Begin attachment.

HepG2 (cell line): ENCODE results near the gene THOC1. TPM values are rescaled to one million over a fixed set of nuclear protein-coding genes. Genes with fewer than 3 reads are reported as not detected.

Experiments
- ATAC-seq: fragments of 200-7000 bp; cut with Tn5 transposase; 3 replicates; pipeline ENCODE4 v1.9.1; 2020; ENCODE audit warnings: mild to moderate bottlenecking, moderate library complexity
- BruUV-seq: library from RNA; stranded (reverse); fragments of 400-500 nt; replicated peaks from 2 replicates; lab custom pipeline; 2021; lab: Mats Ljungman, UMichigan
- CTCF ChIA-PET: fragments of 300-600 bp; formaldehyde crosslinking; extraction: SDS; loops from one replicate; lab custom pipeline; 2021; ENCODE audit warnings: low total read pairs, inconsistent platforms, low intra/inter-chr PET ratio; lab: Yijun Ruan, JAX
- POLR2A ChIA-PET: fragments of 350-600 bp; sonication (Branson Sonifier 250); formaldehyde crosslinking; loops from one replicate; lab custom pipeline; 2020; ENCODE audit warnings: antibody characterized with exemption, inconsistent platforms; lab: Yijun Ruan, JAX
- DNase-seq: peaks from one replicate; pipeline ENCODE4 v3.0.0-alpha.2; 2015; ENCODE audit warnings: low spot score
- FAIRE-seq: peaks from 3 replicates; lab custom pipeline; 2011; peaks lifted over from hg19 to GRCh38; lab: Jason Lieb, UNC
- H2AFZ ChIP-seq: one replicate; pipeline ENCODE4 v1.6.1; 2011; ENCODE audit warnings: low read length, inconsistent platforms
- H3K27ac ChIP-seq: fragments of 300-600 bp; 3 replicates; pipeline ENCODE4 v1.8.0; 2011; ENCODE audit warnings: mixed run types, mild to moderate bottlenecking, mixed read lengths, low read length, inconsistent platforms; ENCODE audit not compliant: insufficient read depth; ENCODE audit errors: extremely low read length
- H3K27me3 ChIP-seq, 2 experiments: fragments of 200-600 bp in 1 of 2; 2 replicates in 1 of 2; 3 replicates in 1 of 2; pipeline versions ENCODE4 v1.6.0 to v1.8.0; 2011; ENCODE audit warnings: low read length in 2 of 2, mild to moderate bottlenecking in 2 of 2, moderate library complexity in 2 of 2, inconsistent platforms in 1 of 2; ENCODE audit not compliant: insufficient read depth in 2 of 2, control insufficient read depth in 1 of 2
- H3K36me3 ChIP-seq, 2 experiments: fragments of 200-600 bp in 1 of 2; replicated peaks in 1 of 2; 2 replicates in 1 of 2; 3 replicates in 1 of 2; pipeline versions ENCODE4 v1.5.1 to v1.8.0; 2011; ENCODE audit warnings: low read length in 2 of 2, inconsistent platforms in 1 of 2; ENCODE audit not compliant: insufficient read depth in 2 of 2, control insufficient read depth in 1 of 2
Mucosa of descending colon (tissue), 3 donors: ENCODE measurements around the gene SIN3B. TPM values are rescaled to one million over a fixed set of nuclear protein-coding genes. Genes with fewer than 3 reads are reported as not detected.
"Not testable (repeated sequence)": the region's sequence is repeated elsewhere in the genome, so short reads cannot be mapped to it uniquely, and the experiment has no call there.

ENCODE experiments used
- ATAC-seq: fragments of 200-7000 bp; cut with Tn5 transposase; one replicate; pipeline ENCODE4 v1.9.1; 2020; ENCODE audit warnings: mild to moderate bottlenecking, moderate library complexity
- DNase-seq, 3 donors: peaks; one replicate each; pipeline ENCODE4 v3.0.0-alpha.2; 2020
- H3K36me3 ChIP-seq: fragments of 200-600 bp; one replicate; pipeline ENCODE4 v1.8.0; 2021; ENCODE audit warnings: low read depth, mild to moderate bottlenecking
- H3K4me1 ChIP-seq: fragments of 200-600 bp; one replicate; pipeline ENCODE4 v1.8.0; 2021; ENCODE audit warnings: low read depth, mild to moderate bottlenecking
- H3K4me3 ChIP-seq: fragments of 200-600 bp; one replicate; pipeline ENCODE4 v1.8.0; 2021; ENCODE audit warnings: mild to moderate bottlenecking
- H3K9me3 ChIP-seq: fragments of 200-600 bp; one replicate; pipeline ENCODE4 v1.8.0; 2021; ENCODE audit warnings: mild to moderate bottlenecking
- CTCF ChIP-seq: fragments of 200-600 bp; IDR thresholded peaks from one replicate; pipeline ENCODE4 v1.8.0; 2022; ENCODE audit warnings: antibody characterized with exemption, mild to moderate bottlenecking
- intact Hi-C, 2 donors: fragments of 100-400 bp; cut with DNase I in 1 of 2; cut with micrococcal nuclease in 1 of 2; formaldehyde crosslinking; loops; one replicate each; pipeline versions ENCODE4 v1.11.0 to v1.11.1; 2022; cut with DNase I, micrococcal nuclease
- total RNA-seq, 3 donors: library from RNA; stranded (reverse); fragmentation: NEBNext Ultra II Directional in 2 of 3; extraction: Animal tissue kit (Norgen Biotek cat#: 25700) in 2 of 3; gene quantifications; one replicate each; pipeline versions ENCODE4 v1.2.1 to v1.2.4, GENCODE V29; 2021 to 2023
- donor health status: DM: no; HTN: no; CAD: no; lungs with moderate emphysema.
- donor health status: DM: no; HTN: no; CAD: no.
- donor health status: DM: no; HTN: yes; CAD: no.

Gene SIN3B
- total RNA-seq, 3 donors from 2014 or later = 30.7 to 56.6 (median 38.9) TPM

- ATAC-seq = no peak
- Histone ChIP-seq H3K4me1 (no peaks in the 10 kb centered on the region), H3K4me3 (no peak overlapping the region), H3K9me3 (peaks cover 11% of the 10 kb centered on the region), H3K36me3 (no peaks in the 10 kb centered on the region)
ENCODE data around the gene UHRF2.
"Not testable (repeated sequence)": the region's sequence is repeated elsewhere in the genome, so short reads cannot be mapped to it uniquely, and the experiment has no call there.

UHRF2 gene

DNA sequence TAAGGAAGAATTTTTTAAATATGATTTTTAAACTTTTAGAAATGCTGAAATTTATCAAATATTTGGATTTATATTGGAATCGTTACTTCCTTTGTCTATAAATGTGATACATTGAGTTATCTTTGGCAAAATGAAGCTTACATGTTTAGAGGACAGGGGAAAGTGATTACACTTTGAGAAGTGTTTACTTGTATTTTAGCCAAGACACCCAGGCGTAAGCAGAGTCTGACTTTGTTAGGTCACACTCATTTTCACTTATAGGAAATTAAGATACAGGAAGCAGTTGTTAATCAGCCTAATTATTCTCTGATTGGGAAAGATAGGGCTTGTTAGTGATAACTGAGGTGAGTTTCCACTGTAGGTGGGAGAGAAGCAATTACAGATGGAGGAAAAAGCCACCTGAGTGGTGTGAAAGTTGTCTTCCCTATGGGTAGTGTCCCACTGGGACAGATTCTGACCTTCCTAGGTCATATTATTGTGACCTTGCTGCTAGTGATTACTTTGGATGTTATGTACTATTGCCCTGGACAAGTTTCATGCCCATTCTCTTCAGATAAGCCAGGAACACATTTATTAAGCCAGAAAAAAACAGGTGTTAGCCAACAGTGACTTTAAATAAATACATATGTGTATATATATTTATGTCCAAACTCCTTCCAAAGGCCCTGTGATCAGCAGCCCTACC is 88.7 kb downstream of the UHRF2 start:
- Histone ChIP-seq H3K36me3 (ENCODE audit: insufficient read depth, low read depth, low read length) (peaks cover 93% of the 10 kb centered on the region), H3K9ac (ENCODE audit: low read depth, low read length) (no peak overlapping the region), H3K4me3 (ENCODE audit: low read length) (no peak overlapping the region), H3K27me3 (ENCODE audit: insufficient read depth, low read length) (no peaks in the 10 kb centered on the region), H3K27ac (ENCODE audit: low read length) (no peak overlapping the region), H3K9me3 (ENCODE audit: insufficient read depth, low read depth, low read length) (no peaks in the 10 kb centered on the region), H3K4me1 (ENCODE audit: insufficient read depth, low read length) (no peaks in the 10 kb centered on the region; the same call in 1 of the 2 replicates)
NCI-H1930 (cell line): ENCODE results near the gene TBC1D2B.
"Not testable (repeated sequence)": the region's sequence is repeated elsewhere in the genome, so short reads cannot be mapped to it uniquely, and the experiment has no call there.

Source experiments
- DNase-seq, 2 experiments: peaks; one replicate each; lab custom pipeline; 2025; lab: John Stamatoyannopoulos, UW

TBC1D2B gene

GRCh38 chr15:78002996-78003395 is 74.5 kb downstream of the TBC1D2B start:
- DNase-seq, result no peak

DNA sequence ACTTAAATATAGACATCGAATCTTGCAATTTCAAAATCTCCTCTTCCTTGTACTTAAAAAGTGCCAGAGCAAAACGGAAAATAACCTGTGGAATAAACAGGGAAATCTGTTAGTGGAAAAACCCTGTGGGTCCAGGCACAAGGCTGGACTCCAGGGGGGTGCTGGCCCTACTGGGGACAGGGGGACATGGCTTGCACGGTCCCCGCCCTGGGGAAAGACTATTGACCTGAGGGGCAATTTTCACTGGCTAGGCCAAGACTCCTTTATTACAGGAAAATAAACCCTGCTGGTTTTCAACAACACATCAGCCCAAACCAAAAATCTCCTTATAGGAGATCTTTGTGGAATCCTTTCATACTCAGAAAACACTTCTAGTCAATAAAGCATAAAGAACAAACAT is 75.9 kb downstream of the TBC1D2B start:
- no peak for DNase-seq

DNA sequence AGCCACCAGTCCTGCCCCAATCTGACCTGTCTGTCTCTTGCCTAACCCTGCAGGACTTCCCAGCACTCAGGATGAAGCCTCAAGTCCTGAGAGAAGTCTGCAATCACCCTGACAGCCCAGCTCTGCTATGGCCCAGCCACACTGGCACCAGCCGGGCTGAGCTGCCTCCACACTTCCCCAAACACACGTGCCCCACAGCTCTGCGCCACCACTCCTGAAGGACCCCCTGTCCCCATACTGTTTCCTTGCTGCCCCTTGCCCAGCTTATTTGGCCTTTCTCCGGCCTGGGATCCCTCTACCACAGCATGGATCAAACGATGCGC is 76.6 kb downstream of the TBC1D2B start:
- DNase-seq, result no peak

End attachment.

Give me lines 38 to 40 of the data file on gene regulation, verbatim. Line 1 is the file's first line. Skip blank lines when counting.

"Not testable (repeated sequence)": the region's sequence is repeated elsewhere in the genome, so short reads cannot be mapped to it uniquely, and the experiment has no call there.

Source experiments
- DNase-seq, 2 experiments: peaks; one replicate each; lab custom pipeline; 2025; lab: John Stamatoyannopoulos, UW